A High Court case has provided another reminder that the purpose of a deposit is to secure the buyer’s performance. The court ordered the buyer of a ship to pay to the seller the full amount of an unpaid deposit (either as a debt or as damages), and not a lesser sum in damages for actual loss caused by the buyer’s breach. The buyer’s failure to pay the deposit by the time specified in the contract was a repudiatory breach, leading to termination of the contract by the seller. On a proper interpretation of the contract, the deposit was a deposit and not merely an advance payment. The full amount of the deposit was payable because the right to the deposit had accrued before termination, and had not been lost because of the termination.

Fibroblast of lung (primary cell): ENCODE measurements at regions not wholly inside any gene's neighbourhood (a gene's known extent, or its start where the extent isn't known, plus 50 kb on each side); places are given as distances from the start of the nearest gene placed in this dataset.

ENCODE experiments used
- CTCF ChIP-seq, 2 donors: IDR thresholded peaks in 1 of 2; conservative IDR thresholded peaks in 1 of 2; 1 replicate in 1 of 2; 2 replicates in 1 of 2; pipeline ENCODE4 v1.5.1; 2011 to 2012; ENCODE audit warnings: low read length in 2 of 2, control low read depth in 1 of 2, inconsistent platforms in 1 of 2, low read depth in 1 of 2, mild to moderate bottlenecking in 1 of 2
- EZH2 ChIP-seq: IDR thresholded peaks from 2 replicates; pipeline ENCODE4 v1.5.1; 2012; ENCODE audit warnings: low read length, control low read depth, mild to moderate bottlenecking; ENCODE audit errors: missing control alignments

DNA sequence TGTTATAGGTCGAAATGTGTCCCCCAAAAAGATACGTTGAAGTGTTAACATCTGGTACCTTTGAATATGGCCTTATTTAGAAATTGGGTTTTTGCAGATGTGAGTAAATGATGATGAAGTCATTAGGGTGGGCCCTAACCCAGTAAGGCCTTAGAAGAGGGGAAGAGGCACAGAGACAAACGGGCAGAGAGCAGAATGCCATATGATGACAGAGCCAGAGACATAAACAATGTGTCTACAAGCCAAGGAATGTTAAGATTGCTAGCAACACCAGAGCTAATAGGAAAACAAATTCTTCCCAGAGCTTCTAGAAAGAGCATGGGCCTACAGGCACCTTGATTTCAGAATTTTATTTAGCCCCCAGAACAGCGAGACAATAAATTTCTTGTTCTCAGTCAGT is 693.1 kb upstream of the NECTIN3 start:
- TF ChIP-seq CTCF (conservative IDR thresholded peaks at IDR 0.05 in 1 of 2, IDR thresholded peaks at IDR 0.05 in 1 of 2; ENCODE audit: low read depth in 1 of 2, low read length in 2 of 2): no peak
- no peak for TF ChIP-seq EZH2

The decision also highlights where the parties’ risks lie in the initial stages of contracts where deposits are a feature. A seller should ensure that the obligation on the buyer to pay the deposit should arise as soon as possible after the contract is concluded and to have a deadline by which the deposit is to be paid. This should reduce the seller’s risk of having a sale fall through leaving only a right to damages for loss of bargain and some expenses. If the parties do not intend the deposit to be forfeit if the buyer defaults, then the contract needs to be very clear that the parties intend that to happen.
This checklist highlights some of the other major pitfalls that a business needs to avoid during contract negotiations.